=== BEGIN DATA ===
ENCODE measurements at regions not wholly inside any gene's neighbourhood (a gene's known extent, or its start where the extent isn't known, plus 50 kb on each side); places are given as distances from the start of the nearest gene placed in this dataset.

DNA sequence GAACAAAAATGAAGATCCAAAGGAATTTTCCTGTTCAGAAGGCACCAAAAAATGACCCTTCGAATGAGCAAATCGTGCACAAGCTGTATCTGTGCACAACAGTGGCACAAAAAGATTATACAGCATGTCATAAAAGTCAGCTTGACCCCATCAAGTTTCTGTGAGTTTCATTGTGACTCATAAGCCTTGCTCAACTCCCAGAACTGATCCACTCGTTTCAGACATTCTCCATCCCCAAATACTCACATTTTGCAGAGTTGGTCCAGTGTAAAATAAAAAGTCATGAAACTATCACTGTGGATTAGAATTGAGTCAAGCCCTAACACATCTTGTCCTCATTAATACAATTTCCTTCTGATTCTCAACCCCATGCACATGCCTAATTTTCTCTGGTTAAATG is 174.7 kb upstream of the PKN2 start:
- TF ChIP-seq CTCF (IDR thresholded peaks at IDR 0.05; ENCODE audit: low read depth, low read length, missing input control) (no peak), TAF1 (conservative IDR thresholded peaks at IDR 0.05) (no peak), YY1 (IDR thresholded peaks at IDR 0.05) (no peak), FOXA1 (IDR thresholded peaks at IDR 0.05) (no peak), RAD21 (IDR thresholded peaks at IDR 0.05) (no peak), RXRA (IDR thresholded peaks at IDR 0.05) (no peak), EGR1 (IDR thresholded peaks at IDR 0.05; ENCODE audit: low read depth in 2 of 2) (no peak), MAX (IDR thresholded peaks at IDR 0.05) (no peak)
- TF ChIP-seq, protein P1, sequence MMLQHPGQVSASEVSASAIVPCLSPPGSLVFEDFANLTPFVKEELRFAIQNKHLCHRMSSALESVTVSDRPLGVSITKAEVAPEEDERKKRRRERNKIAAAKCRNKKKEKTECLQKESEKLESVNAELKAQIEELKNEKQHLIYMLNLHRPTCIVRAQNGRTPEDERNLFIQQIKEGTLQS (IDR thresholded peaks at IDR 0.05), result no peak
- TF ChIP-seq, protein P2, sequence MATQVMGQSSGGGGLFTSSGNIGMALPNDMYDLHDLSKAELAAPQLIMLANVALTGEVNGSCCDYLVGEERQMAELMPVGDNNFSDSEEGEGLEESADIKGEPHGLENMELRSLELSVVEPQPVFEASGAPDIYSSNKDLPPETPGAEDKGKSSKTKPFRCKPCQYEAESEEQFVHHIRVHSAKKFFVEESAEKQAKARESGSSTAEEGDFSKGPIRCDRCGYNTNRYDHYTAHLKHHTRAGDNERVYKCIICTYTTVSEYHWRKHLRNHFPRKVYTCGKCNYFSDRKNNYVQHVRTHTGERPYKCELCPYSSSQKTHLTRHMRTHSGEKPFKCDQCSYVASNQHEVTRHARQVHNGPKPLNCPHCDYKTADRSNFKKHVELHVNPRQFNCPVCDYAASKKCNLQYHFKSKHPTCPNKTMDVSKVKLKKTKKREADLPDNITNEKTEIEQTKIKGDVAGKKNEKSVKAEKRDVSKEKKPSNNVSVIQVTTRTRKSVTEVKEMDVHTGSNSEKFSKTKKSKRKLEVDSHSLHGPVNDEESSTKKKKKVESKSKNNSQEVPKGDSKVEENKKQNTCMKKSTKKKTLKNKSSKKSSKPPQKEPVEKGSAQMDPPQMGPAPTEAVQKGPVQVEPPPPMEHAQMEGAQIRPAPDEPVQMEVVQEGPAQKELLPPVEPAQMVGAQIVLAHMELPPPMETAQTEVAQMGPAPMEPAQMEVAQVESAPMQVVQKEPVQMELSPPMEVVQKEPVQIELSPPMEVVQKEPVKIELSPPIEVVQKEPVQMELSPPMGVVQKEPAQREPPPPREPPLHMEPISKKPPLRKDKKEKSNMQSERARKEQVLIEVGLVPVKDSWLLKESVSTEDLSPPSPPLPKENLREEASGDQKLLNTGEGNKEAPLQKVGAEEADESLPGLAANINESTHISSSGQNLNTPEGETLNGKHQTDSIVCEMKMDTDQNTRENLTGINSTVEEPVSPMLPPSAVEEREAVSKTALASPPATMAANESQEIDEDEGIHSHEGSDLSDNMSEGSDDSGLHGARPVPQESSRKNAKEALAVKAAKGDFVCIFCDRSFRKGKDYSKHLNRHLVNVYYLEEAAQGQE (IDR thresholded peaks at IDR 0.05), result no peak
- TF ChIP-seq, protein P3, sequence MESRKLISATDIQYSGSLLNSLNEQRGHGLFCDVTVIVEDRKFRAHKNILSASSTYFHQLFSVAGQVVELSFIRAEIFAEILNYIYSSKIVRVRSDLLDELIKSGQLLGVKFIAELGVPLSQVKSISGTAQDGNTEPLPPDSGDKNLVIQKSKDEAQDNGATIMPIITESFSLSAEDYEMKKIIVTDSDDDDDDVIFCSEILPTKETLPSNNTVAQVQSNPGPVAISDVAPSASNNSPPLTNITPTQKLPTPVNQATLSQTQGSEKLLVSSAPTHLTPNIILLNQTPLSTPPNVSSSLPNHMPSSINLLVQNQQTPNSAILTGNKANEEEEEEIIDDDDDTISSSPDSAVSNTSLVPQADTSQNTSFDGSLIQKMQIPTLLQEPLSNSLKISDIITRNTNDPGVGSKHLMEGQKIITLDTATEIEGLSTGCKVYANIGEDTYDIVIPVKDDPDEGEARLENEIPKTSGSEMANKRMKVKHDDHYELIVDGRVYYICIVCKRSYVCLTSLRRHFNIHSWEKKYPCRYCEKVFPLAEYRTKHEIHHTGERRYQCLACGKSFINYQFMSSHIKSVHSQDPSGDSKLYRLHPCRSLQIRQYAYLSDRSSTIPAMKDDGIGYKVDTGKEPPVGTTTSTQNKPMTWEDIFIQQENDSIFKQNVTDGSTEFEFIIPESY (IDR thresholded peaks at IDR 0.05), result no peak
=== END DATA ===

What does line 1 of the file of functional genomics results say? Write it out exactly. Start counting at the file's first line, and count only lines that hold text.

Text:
ENCODE measurements at regions not wholly inside any gene's neighbourhood (a gene's known extent, or its start where the extent isn't known, plus 50 kb on each side); places are given as distances from the start of the nearest gene placed in this dataset.